In the spring of 1943, Scottish Commander Ernest Gordon lay dying in the infamous Japanese prison camp, Chungkai, located in a Thailand jungle on the bank of the Kwai River. He had been placed on the muddy ground next to several corpses in the filthy camp hospital/morgue, known by POW’s as the “Death House.” He penned a final letter to his parents telling them he loved them and cursing God and the Japanese. Then he waited for death, welcoming it as an escape from the hell he had experienced since being captured in February 1942.

On May 31, two buddies from his 93rd Scottish Highlander Unit brought their Captain a rice ball trimmed with a banana in celebration of his 27th birthday. They were shocked by Gordon’s appearance. The next day the buddies, Dusty Miller, a Methodist, and Dinty Moore, a Catholic, arranged to get Gordon out of the hospital and carried him to a makeshift bamboo hut they had built. At night, after being forced to work from sunrise until dark on the notorious Burma/Thailand Railroad, the two Christian POW’s shared their meager rations with Gordon. Miller patiently cleaned the infected boils on Gordon’s bony legs and back and picked the lice from his body.

After watching hundreds die from starvation, torture, and disease, Gordon had accepted his fate and wanted to be left alone to die. He struggled to understand why two men, who were starving, would willingly share their rations with a dying man. Despite Gordon’s bitterness toward them, Miller and Moore came each night with food and pages from a tattered Bible. Another POW gave a guard his watch in exchange for medicine for Gordon. Slowly, Gordon realized the men had found the answer he needed. Their love freed him from a prison of hatred, hopelessness, and despair, and gave him new faith and a desire to live and not die.

In the Chungkai POW camp, there was no church, no chaplain, and no religious services. Because of his leadership position and college degree, once Gordon’s condition improved, he was asked to lead a Bible study on the edge of the camp. What began with a single verse, and his story shared with a dozen POW’s, grew to influence hundreds of men. Men stopped stealing and fighting over rations, and began sharing their food. Hatred of the Japanese guards was replaced with forgiveness.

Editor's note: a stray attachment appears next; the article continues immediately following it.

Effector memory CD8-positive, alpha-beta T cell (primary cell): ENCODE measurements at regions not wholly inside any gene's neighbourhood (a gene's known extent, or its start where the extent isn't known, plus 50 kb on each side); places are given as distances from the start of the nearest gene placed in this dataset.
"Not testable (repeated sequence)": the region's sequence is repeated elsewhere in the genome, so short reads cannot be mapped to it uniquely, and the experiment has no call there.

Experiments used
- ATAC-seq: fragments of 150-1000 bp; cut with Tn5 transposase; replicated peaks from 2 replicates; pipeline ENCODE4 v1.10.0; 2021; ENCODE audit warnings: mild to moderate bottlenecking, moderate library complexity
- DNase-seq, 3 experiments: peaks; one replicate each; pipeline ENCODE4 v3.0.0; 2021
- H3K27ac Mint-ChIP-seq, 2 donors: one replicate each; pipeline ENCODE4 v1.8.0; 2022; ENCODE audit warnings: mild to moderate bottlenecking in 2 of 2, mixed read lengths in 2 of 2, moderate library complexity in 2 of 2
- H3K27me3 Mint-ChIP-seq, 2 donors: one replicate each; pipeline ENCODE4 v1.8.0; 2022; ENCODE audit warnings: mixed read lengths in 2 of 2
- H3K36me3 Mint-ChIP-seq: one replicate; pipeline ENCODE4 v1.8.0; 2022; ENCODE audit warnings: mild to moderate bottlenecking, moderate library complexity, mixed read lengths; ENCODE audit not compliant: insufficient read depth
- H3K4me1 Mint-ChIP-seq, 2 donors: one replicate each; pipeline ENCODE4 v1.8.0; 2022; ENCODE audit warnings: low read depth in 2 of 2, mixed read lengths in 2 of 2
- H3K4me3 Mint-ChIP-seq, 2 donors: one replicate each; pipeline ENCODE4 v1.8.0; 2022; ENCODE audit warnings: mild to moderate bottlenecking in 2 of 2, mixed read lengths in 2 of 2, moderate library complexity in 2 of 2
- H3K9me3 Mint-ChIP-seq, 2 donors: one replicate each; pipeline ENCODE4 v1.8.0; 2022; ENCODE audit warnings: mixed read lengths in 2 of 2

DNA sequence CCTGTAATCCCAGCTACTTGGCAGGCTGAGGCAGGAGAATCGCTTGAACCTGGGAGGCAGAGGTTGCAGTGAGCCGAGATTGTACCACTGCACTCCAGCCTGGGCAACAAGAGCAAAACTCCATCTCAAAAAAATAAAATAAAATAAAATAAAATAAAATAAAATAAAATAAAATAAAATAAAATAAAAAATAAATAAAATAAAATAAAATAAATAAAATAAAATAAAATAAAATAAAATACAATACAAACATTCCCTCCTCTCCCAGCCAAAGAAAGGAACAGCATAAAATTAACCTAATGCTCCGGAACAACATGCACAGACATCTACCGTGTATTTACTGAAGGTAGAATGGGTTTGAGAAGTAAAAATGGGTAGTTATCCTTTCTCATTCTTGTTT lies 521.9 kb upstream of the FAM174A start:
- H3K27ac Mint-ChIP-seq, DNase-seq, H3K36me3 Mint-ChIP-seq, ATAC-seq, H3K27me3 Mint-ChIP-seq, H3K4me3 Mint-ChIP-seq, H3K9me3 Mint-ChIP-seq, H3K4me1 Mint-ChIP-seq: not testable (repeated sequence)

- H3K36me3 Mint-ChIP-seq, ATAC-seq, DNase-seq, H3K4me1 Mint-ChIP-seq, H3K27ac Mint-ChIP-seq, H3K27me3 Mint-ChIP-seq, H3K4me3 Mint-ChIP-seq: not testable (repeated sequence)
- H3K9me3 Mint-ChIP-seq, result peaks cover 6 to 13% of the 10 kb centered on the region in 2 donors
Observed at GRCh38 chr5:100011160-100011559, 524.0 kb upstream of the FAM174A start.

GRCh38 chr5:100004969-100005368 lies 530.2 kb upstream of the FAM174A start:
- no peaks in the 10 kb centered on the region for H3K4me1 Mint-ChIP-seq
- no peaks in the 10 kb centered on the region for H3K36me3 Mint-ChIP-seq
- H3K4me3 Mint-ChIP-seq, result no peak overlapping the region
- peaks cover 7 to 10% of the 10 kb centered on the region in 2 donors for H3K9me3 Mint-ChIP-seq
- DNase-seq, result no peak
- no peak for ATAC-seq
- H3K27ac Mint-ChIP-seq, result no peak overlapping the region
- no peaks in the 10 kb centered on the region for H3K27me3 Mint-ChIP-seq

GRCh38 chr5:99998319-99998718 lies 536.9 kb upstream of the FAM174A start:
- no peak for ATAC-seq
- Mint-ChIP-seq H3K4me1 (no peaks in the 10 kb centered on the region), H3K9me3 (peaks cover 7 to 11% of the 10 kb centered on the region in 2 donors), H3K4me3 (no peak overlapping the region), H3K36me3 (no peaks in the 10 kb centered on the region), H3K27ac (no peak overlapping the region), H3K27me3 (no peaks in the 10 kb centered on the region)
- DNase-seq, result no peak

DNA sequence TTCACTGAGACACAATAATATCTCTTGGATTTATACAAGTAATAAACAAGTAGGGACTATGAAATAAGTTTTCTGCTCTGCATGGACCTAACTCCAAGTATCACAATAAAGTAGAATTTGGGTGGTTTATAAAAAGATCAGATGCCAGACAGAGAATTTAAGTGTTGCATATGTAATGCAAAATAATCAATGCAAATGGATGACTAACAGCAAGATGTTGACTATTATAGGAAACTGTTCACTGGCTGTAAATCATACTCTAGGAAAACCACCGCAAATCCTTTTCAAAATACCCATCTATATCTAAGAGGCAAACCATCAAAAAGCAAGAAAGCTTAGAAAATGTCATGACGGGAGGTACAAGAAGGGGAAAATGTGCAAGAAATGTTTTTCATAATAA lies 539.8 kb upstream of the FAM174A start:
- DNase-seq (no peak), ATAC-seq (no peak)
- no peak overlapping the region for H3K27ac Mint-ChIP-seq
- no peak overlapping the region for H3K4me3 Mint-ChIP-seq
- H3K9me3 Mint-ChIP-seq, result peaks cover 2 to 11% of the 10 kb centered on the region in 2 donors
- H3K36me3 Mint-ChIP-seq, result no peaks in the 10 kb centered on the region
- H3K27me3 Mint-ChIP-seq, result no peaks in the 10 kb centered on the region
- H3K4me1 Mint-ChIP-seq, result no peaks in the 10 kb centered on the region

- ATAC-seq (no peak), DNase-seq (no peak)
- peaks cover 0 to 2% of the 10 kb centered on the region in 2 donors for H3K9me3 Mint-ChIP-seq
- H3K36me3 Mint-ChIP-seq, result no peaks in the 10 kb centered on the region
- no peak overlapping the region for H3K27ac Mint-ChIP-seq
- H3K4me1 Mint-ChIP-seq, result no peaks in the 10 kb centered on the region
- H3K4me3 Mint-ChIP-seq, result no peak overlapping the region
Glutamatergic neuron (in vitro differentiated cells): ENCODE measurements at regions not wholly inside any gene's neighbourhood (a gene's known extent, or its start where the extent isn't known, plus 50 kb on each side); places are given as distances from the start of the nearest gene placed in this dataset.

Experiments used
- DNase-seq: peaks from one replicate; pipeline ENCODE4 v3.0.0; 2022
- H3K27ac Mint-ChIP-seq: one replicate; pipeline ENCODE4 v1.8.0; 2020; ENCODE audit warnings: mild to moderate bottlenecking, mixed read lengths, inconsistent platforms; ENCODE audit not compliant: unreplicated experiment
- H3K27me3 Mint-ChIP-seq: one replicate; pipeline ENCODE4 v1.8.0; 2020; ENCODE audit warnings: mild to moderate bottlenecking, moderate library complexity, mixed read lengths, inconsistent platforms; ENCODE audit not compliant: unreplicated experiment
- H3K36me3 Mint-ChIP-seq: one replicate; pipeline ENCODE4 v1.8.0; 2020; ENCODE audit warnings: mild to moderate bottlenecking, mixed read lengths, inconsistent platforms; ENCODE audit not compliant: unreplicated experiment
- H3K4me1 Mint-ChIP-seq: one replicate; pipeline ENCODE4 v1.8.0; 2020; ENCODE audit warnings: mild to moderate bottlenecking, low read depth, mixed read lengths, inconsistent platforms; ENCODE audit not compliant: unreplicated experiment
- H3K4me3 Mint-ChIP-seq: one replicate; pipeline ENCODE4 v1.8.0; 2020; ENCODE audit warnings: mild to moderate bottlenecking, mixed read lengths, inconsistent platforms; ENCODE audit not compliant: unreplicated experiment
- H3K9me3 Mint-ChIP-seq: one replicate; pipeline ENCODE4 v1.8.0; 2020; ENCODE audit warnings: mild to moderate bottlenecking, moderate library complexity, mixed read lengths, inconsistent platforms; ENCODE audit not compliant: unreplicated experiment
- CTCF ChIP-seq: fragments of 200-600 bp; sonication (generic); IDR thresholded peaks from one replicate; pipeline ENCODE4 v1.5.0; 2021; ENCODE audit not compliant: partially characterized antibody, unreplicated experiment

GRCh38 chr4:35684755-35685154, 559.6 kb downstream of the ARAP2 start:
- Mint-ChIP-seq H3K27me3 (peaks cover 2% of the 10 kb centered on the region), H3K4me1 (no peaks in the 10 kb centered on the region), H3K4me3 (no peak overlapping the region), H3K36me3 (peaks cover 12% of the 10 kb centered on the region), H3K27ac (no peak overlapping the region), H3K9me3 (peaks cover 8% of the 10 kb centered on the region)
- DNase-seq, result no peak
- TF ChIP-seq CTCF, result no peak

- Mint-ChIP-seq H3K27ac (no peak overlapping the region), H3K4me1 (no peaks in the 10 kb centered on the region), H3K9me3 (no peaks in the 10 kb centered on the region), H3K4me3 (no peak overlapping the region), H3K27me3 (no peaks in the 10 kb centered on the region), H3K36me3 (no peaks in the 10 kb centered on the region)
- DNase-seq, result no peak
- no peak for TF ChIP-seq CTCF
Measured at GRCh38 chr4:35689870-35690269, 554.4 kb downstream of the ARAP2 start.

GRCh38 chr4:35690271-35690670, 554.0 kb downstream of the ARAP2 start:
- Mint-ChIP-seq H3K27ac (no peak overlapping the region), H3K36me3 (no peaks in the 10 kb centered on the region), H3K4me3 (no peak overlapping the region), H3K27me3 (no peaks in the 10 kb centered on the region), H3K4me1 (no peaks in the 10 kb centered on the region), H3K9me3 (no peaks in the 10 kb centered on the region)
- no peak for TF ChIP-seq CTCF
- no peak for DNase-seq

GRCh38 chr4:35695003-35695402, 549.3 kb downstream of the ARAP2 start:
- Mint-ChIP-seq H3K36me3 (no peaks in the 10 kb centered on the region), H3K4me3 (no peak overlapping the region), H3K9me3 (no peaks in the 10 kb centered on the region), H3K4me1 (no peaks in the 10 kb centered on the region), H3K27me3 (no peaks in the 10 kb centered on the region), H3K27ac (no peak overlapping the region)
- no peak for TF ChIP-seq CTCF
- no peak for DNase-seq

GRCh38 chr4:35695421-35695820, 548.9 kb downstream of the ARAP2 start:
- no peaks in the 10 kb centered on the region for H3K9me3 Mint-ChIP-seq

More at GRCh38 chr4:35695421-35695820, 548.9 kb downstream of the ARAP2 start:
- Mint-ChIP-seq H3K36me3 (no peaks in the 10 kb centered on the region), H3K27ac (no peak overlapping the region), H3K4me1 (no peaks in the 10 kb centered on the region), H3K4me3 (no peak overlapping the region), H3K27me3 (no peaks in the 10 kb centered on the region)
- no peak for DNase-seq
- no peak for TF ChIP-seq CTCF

After the war, Gordon underwent several months of medical treatment to regain his health. He became a minister earning degrees at the University of London and Hartford Theological Seminary in Connecticut. In 1950, he was ordained by the Church of Scotland and came to Long Island, New York, to pastor churches in Amagansett and Montauk. In 1954, Gordon became the Presbyterian chaplain at Princeton University, and later dean of the chapel. He served at Princeton 26 years until his retirement in 1981.

After his retirement, Gordon moved to Washington, D.C. to be president of Christian Rescue Effort for the Emancipation of Dissidents, an organization that helped free prisoners from eastern European countries. He chronicled his three-year POW experience in the powerful memoir Through the Valley of the Kwai, which later inspired the 2002 movie To End All Wars.

An estimated 60,000 allied POW’s plus 240,000 Asians workers were forced to build the 200-mile railroad from Thailand to Burma, a five-year project, which was completed in 12 months. Approximately 13,000 POW’s and 80,000 civilians died from the brutal conditions and were buried along the railroad. Dinty Moore died when his small boat was torpedoed on the way back to Japan at the end of the war and Dusty Miller escaped from Chungkai but was later crucified by the Japanese. Ernest Gordon died February 16, 2002, at the age of 85.

“Faith could not save us from the miserable prison camp, but it could take us through it.”                                   Ernest Gordon